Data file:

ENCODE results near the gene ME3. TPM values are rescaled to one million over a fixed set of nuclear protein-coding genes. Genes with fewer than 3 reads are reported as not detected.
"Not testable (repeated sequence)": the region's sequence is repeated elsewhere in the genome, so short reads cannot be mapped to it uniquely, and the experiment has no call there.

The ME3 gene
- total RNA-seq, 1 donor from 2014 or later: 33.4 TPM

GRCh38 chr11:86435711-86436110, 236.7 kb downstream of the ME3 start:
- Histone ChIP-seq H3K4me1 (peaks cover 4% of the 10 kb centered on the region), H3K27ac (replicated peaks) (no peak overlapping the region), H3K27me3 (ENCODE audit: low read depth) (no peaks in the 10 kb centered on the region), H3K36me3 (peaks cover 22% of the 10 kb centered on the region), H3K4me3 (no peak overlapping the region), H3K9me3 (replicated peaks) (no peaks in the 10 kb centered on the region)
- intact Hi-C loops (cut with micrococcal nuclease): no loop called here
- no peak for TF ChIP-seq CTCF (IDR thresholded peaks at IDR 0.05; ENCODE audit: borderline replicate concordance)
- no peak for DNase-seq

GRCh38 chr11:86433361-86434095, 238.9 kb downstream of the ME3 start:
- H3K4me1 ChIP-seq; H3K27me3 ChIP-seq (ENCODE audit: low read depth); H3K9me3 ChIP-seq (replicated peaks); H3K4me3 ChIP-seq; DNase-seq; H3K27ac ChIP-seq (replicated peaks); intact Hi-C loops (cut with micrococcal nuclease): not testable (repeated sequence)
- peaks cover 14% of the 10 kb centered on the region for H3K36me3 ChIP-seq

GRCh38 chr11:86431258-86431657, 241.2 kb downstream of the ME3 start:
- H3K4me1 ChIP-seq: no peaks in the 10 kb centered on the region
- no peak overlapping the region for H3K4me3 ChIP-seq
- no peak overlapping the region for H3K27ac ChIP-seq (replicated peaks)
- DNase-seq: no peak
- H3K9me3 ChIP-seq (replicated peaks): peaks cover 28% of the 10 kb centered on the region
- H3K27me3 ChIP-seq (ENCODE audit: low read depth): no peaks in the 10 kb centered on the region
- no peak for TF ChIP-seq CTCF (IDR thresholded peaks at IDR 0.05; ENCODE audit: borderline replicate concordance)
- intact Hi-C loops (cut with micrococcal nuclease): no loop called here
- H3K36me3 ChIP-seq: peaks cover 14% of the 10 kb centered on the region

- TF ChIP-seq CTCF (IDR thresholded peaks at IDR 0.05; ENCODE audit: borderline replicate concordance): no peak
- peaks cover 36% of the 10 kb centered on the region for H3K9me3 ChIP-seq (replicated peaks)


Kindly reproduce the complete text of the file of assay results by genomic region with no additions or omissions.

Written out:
ENCODE results near the gene ME3. TPM values are rescaled to one million over a fixed set of nuclear protein-coding genes. Genes with fewer than 3 reads are reported as not detected.
"Not testable (repeated sequence)": the region's sequence is repeated elsewhere in the genome, so short reads cannot be mapped to it uniquely, and the experiment has no call there.

The ME3 gene
- total RNA-seq, 1 donor from 2014 or later: 33.4 TPM

GRCh38 chr11:86435711-86436110, 236.7 kb downstream of the ME3 start:
- Histone ChIP-seq H3K4me1 (peaks cover 4% of the 10 kb centered on the region), H3K27ac (replicated peaks) (no peak overlapping the region), H3K27me3 (ENCODE audit: low read depth) (no peaks in the 10 kb centered on the region), H3K36me3 (peaks cover 22% of the 10 kb centered on the region), H3K4me3 (no peak overlapping the region), H3K9me3 (replicated peaks) (no peaks in the 10 kb centered on the region)
- intact Hi-C loops (cut with micrococcal nuclease): no loop called here
- no peak for TF ChIP-seq CTCF (IDR thresholded peaks at IDR 0.05; ENCODE audit: borderline replicate concordance)
- no peak for DNase-seq

GRCh38 chr11:86433361-86434095, 238.9 kb downstream of the ME3 start:
- H3K4me1 ChIP-seq; H3K27me3 ChIP-seq (ENCODE audit: low read depth); H3K9me3 ChIP-seq (replicated peaks); H3K4me3 ChIP-seq; DNase-seq; H3K27ac ChIP-seq (replicated peaks); intact Hi-C loops (cut with micrococcal nuclease): not testable (repeated sequence)
- peaks cover 14% of the 10 kb centered on the region for H3K36me3 ChIP-seq

GRCh38 chr11:86431258-86431657, 241.2 kb downstream of the ME3 start:
- H3K4me1 ChIP-seq: no peaks in the 10 kb centered on the region
- no peak overlapping the region for H3K4me3 ChIP-seq
- no peak overlapping the region for H3K27ac ChIP-seq (replicated peaks)
- DNase-seq: no peak
- H3K9me3 ChIP-seq (replicated peaks): peaks cover 28% of the 10 kb centered on the region
- H3K27me3 ChIP-seq (ENCODE audit: low read depth): no peaks in the 10 kb centered on the region
- no peak for TF ChIP-seq CTCF (IDR thresholded peaks at IDR 0.05; ENCODE audit: borderline replicate concordance)
- intact Hi-C loops (cut with micrococcal nuclease): no loop called here
- H3K36me3 ChIP-seq: peaks cover 14% of the 10 kb centered on the region

- TF ChIP-seq CTCF (IDR thresholded peaks at IDR 0.05; ENCODE audit: borderline replicate concordance): no peak
- peaks cover 36% of the 10 kb centered on the region for H3K9me3 ChIP-seq (replicated peaks)